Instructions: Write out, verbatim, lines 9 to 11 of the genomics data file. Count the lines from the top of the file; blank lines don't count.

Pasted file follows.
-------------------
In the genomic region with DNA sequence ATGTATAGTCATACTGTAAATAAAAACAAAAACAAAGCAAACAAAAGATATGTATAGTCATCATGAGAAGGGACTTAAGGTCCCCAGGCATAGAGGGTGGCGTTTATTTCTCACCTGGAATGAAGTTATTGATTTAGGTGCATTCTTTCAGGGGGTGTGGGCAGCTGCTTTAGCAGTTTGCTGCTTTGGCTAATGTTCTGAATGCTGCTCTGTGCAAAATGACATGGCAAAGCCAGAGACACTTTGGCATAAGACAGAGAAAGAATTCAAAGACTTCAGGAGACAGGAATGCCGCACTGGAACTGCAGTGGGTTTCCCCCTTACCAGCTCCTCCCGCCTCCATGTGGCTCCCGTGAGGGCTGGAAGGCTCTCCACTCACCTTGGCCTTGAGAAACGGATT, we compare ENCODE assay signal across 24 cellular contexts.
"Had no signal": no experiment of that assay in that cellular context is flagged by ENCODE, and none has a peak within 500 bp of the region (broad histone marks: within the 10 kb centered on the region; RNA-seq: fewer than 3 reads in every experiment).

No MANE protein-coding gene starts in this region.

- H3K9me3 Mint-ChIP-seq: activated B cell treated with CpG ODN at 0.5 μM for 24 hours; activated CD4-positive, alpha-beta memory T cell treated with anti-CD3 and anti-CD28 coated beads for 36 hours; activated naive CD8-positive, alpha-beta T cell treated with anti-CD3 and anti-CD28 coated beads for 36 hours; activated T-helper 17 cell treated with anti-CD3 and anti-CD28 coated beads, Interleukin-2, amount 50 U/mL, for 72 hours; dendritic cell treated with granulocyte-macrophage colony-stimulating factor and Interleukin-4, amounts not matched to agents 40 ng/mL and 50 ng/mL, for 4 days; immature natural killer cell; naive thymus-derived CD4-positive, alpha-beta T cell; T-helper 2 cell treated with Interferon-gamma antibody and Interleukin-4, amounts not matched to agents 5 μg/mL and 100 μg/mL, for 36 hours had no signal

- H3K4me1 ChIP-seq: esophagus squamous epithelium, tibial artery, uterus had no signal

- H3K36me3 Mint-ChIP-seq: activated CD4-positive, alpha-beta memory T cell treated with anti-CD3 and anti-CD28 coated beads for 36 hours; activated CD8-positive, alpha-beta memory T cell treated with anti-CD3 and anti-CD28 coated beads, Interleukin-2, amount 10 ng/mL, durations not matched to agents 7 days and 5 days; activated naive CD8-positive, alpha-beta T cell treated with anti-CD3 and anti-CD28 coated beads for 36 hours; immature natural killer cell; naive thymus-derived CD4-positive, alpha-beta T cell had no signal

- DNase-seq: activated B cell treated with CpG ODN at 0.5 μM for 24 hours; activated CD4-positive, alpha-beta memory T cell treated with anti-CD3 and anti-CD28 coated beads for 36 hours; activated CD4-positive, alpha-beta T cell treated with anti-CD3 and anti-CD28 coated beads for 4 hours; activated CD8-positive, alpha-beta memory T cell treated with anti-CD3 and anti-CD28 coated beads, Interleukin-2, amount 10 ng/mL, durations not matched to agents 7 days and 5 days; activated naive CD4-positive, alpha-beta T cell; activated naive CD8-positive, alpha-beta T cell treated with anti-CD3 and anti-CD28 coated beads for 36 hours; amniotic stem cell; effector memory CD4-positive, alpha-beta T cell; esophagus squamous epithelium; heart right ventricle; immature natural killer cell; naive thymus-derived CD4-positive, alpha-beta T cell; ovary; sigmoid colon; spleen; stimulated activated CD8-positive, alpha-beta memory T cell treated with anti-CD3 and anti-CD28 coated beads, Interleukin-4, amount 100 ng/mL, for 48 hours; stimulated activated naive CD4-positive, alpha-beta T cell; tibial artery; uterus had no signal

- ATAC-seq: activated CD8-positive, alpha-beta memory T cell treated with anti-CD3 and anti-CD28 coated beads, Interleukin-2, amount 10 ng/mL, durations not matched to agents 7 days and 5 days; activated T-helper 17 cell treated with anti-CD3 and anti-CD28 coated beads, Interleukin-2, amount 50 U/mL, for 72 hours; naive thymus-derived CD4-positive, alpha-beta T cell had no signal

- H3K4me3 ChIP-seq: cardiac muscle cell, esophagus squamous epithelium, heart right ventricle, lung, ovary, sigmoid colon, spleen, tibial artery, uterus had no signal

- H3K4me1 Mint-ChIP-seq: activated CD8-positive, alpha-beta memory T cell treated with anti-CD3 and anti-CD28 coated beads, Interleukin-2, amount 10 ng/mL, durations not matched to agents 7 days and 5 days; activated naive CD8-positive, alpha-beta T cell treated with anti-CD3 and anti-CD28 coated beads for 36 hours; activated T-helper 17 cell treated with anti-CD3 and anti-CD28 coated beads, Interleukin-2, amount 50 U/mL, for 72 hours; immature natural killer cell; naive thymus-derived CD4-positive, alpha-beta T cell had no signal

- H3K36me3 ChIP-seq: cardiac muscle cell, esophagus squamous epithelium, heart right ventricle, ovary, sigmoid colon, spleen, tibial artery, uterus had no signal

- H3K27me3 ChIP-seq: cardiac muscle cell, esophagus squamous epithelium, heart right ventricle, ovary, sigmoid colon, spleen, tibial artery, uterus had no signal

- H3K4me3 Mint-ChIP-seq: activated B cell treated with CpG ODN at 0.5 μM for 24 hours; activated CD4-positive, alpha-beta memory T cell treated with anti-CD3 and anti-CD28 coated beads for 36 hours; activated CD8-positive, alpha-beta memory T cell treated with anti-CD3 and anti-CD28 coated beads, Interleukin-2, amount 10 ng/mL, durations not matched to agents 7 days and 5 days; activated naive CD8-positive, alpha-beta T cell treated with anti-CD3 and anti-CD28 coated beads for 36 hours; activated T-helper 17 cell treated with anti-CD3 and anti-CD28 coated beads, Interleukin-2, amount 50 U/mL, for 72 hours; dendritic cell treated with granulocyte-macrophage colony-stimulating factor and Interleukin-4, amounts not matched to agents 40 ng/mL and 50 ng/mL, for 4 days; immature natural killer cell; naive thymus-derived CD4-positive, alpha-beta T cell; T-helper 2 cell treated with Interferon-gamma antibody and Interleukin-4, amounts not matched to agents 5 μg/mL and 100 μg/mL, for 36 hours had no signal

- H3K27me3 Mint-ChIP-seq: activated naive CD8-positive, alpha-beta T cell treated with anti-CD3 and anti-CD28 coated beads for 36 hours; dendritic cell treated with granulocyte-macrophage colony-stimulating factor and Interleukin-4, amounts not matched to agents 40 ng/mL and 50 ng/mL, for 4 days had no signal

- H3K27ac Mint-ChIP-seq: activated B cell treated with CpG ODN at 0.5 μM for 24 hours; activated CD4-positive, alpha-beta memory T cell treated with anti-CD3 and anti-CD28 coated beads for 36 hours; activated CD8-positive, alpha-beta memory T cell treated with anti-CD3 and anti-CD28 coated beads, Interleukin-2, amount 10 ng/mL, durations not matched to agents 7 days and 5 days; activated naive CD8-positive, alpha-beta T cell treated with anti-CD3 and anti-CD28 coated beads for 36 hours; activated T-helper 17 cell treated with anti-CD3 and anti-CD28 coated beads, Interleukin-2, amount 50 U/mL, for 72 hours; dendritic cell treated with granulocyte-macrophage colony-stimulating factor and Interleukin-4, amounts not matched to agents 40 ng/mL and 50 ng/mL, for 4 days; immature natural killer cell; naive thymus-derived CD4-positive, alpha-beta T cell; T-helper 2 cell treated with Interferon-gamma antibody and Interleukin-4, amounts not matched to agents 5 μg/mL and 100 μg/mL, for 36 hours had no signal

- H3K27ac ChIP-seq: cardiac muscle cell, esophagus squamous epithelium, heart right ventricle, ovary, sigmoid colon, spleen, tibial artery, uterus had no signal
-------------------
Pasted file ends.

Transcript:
- H3K4me3 ChIP-seq: cardiac muscle cell, esophagus squamous epithelium, heart right ventricle, lung, ovary, sigmoid colon, spleen, tibial artery, uterus had no signal

- H3K4me1 Mint-ChIP-seq: activated CD8-positive, alpha-beta memory T cell treated with anti-CD3 and anti-CD28 coated beads, Interleukin-2, amount 10 ng/mL, durations not matched to agents 7 days and 5 days; activated naive CD8-positive, alpha-beta T cell treated with anti-CD3 and anti-CD28 coated beads for 36 hours; activated T-helper 17 cell treated with anti-CD3 and anti-CD28 coated beads, Interleukin-2, amount 50 U/mL, for 72 hours; immature natural killer cell; naive thymus-derived CD4-positive, alpha-beta T cell had no signal

- H3K36me3 ChIP-seq: cardiac muscle cell, esophagus squamous epithelium, heart right ventricle, ovary, sigmoid colon, spleen, tibial artery, uterus had no signal